Harris, Odette A.; Bruce, Carl A.; Reid, Marvin; Cheeks, Randolph; Easley, Kirk; Surles, Monique C.; Pan, Yi; Rhoden-Salmon, Donnahae; Webster, Dwight; Crandon, Ivor W.
Author Affiliation, Ana.
Examination of the management of traumatic brain injury in the developing and developed world: focus on resource utilization, protocols and practices that alter outcome.
Journal of Neurosurgery
Date of Publication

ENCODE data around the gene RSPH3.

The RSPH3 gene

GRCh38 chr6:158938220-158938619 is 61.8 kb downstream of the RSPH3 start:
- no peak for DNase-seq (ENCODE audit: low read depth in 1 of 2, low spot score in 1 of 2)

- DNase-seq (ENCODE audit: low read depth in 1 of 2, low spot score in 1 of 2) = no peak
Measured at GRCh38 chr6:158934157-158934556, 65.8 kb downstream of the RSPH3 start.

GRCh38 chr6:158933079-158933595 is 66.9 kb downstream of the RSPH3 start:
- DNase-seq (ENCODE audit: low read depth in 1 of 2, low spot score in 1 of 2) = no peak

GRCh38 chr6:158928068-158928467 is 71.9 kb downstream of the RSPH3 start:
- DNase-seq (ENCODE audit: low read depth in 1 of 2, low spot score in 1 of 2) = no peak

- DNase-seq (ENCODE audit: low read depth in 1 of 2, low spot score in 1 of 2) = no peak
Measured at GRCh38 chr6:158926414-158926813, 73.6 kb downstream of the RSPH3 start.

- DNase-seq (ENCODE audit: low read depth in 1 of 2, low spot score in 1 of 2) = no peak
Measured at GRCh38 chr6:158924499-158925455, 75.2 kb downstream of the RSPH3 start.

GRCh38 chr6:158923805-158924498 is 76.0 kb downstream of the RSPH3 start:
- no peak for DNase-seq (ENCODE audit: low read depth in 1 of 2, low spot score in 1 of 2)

Object. We evaluated management and outcome of traumatic brain injury (TBI) in a developed country (US) and a developing country (Jamaica). Methods. Data were collected prospectively at Grady Memorial Hospital (GMH) in the US and at University Hospital of the West Indies (UHWI) and Kingston Public Hospital (KPH) in Jamaica between September 1, 2003, and September 30, 2004. Results. Complete data were available for 1607 patients. Grady Memorial Hospital had a higher proportion of females (p = 0.003), and patients were older at GMH (p = 0.0009) compared with patients at KPH and UHWI. The most common mode of injury was a motor vehicle accident at KPH and GMH (42 and 66%, respectively) and assaults at UHWI (37%). Grady Memorial Hospital admitted more patients with severe head injuries (25.5%) than KPH (18.5%) and UHWI (14.4%). More CT scans were performed (p < 0.0001) and a higher proportion of patients were admitted to the intensive care unit (p < 0.0001) at GMH. There were no statistically significant differences in median days in the intensive care unit among the 3 hospitals. Patients experienced statistically significant differences in days undergoing ventilation between GMH, KPH, and UHWI (p = 0.004). Intracranial pressure monitoring was performed in 1 patient at KPH, in 6 at UHWI, and in 91 at GMH. There were 174 total deaths, but no statistically significant differences in mortality rates between the 3 sites (p = 0.3). Hospital location and TBI severity were associated with a decreased risk of mortality; patients with severe TBI at GMH had a 53% decrease in the risk of mortality (odds ratio = 0.47, p = 0.04). Patients at GMH had lower mean Glasgow Outcome Scale scores (p < 0.0001) and lower Functional Independence Measure self-feed (p = 0.0003), locomotion (p = 0.04), and verbal scores (p < 0.0001). Conclusions. Despite the availability of advanced technology and more aggressive neurological support at GMH, the overall mortality rate for TBI was similar at all locations. Patients identified with severe TBI had a significantly decreased risk of mortality if they were treated at GMH compared with those patients treated at hospitals in the developing world.....